La S - the first man to comprehend the magnitude and possibili- 

. of the great valley of the Mississippi. Be resolved to secure it for 
Prance — and to develop its trade for himself. 

It is not necessary here to review all the steps taken by La Salle to 
himself on the Mississippi. No more stirring tale could be written 
than a faithful aecounl of this matin-, lie suffered from intrig 
perfidy, exposure to cold, floods, starvation, the horrors of Indian blood- 
lust. He journeyed thousands of miles through snows, over swamps 
and flooded plains. His men were murdered, and he himself twice poi- 
soned. His business was wrecked and ruined by enemies at home. But 
he rose triumphant above it all until an assassin cut off his life. 

Only a man of indomitable will could have risen from the ruin which 
had prostrated all the undertakings of La Salle. "But he had no 
thought but to grapple with adversity, and out of the fragments of his 
ruin to build up the fabric of success." He spent the winter of 1680-81 
at Fort Miami, on the River St. Joseph, near the southeastern extremity 
of Lake Michigan, Here were thi ms of some Friendly Indians, 

and during the winter more of them gathered about his desolate fort. 
Having organized them in his interest, he departed in May. 1681, for 
Canada to assemble again the scattered remnants of his fortunes and 
make ready for the grand enterprise of bis life. He sucei-eded in satis-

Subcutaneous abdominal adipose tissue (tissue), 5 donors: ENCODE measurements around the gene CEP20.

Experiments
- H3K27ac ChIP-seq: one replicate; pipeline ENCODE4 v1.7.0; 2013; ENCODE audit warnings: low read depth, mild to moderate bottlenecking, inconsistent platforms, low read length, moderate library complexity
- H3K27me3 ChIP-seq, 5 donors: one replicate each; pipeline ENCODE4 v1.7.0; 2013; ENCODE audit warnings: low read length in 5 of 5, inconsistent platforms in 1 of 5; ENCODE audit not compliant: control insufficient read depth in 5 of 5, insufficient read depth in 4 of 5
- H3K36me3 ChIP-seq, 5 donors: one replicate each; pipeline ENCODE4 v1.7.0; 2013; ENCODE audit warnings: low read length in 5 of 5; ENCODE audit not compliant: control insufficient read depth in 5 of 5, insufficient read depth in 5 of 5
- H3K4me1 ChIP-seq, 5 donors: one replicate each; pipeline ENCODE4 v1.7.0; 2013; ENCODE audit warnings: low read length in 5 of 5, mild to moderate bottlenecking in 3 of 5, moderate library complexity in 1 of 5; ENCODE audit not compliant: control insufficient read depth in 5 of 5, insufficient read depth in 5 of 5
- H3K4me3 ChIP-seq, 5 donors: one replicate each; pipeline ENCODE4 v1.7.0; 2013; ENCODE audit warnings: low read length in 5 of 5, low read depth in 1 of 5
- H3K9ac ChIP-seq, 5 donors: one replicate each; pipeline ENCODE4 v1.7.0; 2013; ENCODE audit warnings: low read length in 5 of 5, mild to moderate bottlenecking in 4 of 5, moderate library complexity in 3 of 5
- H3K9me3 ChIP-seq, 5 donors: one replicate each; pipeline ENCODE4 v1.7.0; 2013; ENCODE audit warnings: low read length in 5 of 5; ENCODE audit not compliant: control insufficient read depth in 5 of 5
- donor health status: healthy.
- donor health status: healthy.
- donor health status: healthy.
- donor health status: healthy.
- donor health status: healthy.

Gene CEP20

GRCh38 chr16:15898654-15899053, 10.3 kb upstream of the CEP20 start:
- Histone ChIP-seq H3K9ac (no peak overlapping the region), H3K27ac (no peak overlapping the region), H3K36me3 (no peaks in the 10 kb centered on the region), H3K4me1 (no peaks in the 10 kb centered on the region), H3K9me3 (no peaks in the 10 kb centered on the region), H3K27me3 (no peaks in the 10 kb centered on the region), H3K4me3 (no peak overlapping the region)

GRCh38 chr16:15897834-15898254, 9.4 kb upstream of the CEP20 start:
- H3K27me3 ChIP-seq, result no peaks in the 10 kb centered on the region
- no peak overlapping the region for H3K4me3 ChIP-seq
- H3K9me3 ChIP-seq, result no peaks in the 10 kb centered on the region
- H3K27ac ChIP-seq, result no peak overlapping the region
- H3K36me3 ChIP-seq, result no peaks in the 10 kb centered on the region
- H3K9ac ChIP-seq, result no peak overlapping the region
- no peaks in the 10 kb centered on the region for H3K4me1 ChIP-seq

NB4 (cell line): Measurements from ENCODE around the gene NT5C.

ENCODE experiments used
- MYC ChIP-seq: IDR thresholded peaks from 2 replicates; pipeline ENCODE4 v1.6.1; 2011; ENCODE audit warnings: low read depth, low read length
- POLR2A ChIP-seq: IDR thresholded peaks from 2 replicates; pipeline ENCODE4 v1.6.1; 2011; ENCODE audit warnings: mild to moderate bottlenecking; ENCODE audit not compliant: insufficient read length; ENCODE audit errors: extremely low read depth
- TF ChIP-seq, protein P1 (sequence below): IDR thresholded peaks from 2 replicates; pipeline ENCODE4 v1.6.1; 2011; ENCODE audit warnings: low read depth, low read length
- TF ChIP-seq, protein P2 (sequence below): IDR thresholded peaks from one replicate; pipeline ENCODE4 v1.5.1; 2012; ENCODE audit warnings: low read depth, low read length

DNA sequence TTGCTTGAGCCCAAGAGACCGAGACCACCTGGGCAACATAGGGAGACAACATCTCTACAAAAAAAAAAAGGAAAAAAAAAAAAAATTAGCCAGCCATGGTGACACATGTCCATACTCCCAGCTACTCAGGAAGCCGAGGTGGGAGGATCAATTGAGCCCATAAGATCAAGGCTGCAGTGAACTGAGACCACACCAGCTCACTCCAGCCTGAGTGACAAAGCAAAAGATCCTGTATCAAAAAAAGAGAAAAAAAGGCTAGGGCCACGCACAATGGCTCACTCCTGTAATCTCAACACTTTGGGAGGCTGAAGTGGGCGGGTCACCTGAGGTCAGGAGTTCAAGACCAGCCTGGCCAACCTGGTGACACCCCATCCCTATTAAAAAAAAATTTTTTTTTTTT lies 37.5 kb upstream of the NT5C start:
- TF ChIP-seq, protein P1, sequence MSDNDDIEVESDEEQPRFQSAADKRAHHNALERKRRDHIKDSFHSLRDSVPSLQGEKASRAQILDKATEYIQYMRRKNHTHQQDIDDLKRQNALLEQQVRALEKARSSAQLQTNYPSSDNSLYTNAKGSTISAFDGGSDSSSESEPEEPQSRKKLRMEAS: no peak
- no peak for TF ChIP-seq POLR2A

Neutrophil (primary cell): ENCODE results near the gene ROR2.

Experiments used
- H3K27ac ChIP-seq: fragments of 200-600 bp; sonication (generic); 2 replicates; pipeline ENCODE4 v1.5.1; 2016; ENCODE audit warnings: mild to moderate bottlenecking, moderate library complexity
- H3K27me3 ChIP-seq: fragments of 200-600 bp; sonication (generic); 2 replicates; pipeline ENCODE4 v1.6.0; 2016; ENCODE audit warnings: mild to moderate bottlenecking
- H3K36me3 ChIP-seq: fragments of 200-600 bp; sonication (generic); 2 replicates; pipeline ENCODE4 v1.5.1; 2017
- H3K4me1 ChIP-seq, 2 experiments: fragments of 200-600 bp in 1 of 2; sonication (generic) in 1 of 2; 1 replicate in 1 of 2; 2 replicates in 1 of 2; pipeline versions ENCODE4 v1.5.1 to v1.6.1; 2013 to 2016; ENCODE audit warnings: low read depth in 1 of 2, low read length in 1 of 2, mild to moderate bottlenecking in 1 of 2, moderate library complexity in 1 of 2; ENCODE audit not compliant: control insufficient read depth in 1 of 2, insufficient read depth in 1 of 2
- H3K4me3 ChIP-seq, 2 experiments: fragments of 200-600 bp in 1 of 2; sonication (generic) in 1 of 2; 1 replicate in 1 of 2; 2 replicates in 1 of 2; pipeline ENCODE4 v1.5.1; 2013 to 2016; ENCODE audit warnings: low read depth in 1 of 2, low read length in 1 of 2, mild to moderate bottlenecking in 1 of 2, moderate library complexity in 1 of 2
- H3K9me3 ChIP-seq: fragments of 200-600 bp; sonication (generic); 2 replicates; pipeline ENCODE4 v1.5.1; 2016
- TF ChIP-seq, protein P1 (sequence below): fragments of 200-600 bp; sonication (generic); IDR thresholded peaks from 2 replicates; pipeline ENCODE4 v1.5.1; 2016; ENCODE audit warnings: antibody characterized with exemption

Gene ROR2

fying his creditors and getting some additional means. This work 
sumed the summer. In October I Huron on his return 

ie wilderness. "Day after day, and week after week, the heavy- 
laden canoes crept along the lonely wilderness shores, by the monotonous 
ranks of bristling moss-bearded firs: lake and forest, forest and lake, a 
dreary scene haunted with ; i dreary memories disasters, sor 

rows, and deferred hopes; time, strength, and wealth spent in vain; a 

ruinous past and a doubtful future: slander, obloquy, and bate. With 

unmoved heart, the patient voyager held bis course, and drew up his 
canoes at last on the beach at Fort Miami." This was the voyage pre- 
liminary to the establishment of Louisiana. 

From his savage retainers at the fori La Salle chose eighteen men. 


He had with him twenty-three Frenchmen. . Of the Indians, ten took 
their squaws, and there were three children. Altogether there were fifty- 
four persons in the expedition which he had then formed for the descent 
of the Mississippi. His main reliance was the iron man, Tonty, whose 
fidelity, and intelligent assistance have won the plaudits of the gener- 
ations to this time. The advance guard set out from Port Miami on the 
21st of December, and went by the Chicago River, from the head of 
which they carried their canoes and lading to the Illinois. La Salle 
followed in a few days, coming up with Tonty before the party left 
Lake Michigan. They found the Illinois River frozen, and were com- 
pelled to drag their canoes down the river on the ice to Peoria Lake, 
below which they found open water. There they launched their frail 
vessels for the final voyage. They reached the Mississippi on the 6th of 
February, 1682. The descent of the mighty "Father of Waters and 
Mother of Floods" was devoid of incidents requiring detail here. The 
head of the delta was reached on the 6th of April, and the river was 
found to have three principal channels thence to the Gulf. Each chan- 
nel was explored, after which the company united to return. On a 
hillock of firm land back from the mouth of the Mississippi a little way 
they assembled to make formal proclamation and take firm possession of 
the valley of the Mississippi. A beam of wood, heavy post, or column, 
was prepared. It bore the arms of France, and this inscription: 

"Louis Le Grand, Roy de France et de Navarre, Regne; Le Netj- 
vieme Avril, 1682." 

Hymns of the Roman Church for momentous occasions were chanted,